Excess folic acid may harm your baby by causing nervous damage (leading to autism), insulin resistance, obesity, or cognitive impairment. It may also increase risks of mammary tumors in the to-be mom. Daily recommended supplement intake of folic acid for pregnant women is 400–800 mcg. Folic acid available in natural form in dark green leafy veggies, fruits, nuts, and beans is not harmful.
A healthy pregnancy is often kick-started with a good dose of folic acid. Most physicians advise this step as soon as you plan a baby. Responsible for cell growth and development, folic acid in adequate amounts in your diet can protect your baby from defects of the brain or spinal cord. It is also essential for its brain development and function.1 But like any other nutrient component, there are chances of over-supplementation. Excessive amounts of folic acid can pose various health risks for the mother and the developing baby.
Autism Spectrum Disorder
Recent research shows that too much folic acid may result in nervous tissue damage associated with autism. In one study, researchers analyzed data from 1391 mother–child pairs at the Boston Birth Cohort. Over-supplementation and high maternal levels of folic acid were found to increase the baby’s risks of developing autism spectrum disorder, a neurodevelopmental condition that affects social interaction, abnormal communication, and unusual behavior.2
Animal studies have shown that a high dietary intake of folic acid may increase the risk of mammary tumors. Higher levels of folic acid have also been associated with increased maternal cancer risk.3 The role of folic acid in the risk of colorectal cancer and some other cancers is also under the scanner. However, these studies are at a preliminary stage, and more evidence-based studies are required to establish the connection.4
High folic acid intake can also mean a faster rate of cognitive decline. Studies point out that folic acid in supplements and fortified foods could worsen vitamin B12 deficiency, which has been linked to cognitive decline in older adults.5
Other Health Risks
Excess folic acid supplementation in pregnant women can lead to an increased risk of insulin resistance and obesity in the children.6
Taking large amounts of folic acid might also camouflage a vitamin B12 deficiency. Some studies, however, point out that excessive folic acid can actually worsen the anemia and symptoms associated with B12 deficiency. In either case, the folic acid–B12 equation needs further investigation. If undetected, B12 deficiency can mean permanent damage to the brain, spinal cord, and nerves.7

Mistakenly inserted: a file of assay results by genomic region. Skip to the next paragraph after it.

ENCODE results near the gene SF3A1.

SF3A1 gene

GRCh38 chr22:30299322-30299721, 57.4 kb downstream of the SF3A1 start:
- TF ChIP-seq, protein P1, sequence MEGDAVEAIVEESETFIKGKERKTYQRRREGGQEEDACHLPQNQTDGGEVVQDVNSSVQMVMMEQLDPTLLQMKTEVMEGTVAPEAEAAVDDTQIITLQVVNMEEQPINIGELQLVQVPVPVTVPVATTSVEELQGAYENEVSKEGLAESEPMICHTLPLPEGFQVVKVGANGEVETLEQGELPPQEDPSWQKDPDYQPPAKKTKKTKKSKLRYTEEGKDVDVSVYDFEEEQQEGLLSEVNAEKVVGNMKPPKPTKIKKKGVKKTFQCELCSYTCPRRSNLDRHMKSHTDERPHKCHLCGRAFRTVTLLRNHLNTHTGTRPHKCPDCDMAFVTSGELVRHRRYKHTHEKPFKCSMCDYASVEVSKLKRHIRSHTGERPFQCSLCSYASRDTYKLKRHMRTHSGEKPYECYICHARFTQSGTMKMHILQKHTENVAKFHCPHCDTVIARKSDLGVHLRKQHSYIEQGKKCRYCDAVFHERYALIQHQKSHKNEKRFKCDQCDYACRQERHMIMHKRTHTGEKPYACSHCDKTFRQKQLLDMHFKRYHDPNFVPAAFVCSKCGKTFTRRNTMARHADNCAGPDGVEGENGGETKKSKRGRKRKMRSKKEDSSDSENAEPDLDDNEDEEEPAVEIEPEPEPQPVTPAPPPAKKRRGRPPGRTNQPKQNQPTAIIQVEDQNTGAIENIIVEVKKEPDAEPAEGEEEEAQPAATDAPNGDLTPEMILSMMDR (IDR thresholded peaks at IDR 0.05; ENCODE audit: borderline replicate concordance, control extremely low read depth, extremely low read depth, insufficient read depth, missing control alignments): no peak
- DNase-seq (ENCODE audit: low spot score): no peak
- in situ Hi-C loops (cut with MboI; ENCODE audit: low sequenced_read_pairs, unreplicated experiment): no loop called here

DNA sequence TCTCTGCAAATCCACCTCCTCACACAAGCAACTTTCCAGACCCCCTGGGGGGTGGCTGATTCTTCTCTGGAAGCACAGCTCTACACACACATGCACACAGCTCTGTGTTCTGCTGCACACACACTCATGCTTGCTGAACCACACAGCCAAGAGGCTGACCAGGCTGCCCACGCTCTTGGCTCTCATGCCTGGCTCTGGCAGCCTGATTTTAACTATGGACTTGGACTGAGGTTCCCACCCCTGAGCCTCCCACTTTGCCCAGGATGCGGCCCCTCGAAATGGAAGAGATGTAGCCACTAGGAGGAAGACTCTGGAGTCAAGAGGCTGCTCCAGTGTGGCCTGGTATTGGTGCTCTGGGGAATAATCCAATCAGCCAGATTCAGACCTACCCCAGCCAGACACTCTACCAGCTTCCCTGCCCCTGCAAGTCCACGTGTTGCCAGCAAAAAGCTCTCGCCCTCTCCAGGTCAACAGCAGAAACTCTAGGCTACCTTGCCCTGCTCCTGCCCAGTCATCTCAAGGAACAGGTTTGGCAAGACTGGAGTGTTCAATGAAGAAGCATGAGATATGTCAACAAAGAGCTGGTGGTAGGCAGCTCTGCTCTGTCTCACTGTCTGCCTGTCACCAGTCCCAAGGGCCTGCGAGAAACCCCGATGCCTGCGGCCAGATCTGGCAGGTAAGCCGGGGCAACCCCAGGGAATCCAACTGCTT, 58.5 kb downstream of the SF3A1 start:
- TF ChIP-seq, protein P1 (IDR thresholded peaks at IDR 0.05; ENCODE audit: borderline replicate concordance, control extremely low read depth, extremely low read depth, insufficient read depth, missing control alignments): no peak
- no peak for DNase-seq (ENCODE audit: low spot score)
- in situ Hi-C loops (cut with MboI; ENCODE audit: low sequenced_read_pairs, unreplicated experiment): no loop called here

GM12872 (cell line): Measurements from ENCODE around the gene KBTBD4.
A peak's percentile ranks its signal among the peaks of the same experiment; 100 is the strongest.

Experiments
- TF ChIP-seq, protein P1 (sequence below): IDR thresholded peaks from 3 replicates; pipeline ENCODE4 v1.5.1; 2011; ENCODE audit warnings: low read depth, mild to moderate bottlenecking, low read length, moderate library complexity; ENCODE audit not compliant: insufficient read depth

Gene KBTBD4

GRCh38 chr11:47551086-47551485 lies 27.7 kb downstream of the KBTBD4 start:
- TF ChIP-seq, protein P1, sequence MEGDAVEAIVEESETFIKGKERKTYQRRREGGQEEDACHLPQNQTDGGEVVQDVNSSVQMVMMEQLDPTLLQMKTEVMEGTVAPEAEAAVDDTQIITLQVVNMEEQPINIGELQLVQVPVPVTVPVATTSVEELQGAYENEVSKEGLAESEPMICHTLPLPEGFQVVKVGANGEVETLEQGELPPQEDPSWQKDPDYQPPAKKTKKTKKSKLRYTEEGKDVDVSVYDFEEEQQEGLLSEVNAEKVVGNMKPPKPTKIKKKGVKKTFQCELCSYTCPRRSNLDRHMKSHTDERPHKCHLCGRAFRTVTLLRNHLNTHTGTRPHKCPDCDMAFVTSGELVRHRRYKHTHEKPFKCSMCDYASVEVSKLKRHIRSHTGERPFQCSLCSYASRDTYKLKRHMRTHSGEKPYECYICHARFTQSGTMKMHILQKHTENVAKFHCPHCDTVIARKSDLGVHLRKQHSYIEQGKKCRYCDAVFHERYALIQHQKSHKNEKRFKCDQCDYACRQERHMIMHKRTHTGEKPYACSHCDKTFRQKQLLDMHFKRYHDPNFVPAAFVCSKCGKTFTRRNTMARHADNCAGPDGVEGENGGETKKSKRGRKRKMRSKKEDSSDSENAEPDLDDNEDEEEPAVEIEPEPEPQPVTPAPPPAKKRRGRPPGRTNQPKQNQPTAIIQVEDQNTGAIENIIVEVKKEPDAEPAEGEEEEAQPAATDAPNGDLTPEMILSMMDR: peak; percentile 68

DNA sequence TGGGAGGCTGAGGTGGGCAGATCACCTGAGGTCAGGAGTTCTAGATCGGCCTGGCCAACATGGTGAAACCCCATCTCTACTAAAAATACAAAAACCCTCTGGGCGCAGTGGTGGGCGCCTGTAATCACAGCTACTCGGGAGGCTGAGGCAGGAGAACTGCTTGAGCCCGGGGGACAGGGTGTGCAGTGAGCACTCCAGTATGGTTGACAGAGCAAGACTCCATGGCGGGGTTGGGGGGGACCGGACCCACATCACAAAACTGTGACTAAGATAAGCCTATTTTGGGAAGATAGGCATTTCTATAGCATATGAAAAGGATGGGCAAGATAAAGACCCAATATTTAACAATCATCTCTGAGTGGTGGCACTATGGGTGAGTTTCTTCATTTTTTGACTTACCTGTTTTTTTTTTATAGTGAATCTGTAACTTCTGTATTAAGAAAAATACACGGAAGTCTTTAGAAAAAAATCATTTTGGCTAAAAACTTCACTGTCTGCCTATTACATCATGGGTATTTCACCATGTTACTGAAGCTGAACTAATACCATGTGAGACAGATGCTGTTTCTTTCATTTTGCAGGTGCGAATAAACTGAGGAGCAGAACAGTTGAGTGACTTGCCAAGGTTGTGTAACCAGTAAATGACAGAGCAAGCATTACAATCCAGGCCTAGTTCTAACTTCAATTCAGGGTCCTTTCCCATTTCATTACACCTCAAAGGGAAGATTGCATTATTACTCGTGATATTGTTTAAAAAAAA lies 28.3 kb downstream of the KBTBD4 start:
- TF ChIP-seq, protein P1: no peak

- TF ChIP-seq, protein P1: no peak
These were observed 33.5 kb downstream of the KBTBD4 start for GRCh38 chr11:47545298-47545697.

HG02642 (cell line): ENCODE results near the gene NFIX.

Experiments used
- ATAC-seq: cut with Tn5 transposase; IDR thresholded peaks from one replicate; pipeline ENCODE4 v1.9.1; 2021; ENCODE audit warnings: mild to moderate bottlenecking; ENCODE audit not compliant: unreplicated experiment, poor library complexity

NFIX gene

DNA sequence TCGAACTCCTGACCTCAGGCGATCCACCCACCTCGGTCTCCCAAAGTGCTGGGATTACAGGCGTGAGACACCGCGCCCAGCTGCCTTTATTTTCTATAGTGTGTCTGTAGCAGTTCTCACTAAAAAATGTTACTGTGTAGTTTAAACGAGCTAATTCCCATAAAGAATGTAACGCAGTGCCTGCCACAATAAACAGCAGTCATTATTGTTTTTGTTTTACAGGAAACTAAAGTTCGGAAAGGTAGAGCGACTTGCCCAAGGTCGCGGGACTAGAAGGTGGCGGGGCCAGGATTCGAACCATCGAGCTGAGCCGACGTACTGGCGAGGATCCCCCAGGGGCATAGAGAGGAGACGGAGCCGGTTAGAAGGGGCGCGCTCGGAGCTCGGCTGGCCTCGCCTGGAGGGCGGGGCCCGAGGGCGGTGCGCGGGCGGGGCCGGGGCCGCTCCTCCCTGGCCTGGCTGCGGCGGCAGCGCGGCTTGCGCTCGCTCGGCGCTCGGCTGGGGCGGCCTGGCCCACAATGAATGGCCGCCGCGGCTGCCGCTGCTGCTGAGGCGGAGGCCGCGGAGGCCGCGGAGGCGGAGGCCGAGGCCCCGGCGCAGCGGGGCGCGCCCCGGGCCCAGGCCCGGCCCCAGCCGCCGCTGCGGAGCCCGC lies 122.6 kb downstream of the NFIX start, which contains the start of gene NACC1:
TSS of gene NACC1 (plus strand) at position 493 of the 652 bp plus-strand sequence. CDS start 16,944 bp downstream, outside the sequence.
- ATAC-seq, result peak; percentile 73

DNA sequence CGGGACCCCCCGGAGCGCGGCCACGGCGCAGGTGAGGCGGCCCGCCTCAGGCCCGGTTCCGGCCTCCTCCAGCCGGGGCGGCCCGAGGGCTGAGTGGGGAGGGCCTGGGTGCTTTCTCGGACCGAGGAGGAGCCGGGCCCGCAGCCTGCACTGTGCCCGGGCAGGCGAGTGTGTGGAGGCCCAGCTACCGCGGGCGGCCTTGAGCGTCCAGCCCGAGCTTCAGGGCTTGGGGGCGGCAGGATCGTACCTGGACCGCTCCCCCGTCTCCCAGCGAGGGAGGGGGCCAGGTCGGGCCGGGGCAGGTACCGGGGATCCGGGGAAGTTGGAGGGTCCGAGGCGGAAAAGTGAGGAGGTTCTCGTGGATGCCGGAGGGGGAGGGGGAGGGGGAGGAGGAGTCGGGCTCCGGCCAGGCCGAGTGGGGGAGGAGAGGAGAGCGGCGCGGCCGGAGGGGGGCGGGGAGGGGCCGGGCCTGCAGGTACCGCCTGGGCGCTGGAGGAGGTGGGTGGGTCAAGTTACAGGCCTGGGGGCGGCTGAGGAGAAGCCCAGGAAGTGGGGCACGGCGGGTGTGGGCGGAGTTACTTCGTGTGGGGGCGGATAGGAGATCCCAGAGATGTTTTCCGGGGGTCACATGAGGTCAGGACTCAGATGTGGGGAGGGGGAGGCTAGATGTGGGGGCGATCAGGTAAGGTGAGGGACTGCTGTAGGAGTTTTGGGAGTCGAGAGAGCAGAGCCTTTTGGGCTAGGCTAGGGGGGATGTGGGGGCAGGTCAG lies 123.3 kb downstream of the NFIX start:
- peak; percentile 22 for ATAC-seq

Recommended Intake For Pregnant Women
Naturally occurring folic acid is present in a wide variety of foods such as dark green leafy vegetables, fruits, nuts, beans, peas, dairy products, seafood, and grains. Apart from this, folic acid is also available in multivitamins or as a stand-alone supplement. The US Department of Health and Human Services recommends that pregnant women should take 400–800 micrograms (mcg) of folic acid daily.8
So where does the danger lie for a mom-to-be? Folic acid present naturally in food is not harmful, so you don’t have to be queasy about how much greens or other natural folate-rich foods you eat. Supplements are another matter. Intake of folic acid through supplements and fortified foods should not go beyond the recommended upper limit unless specifically advised by a healthcare provider. More research is needed to determine the right dose of supplementation that will provide optimal levels of this important nutrient without any of the fallout. But till then, play safe and keep tabs on your intake of folic acid supplements.
References [ + ]
|1.||↑||Folate. Oregon State University.|
|2.||↑||Raghavan, Ramkripa, M. Daniele Fallin, and Xiaobin Wang. “Maternal plasma folate, vitamin B12 levels and multivitamin supplementation during pregnancy and risk of Autism Spectrum Disorder in the Boston Birth Cohort.” The FASEB Journal 30, no. 1 Supplement (2016): 151-6.|
|3.||↑||Ly, Anna, Hanna Lee, Jianmin Chen, Karen KY Sie, Richard Renlund, Alan Medline, Kyoung-Jin Sohn, Ruth Croxford, Lilian U. Thompson, and Young-In Kim. “Effect of maternal and postweaning folic acid supplementation on mammary tumor risk in the offspring.” Cancer research 71, no. 3 (2011): 988-997.|
|4.||↑||Wien, Tale Norbye et al. “Cancer Risk with Folic Acid Supplements: A Systematic Review and Meta-Analysis.” BMJ Open 2.1 (2012): e000653. PMC. Web. 25 May 2016.|
|5.||↑||Ulrich, Cornelia M., and John D. Potter. “Folate supplementation: too much of a good thing?.”Cancer Epidemiology Biomarkers & Prevention 15, no. 2 (2006): 189-193.|
|6.||↑||Huang, Yifan, Yonghan He, Xiaowei Sun, Yujie He, Ying Li, and Changhao Sun. “Maternal high folic acid supplement promotes glucose intolerance and insulin resistance in male mouse offspring fed a high-fat diet.” International journal of molecular sciences 15, no. 4 (2014): 6298-6313.|
|7.||↑||Johnson, Mary Ann. “If high folic acid aggravates vitamin B12 deficiency what should be done about it?.” Nutrition reviews 65, no. 10 (2007): 451-458.|
|8.||↑||Recommendations for the Use of Folic Acid to Reduce the Number of Cases of Spina Bifida and Other Neural Tube Defects, US Department of Health and Human Services.|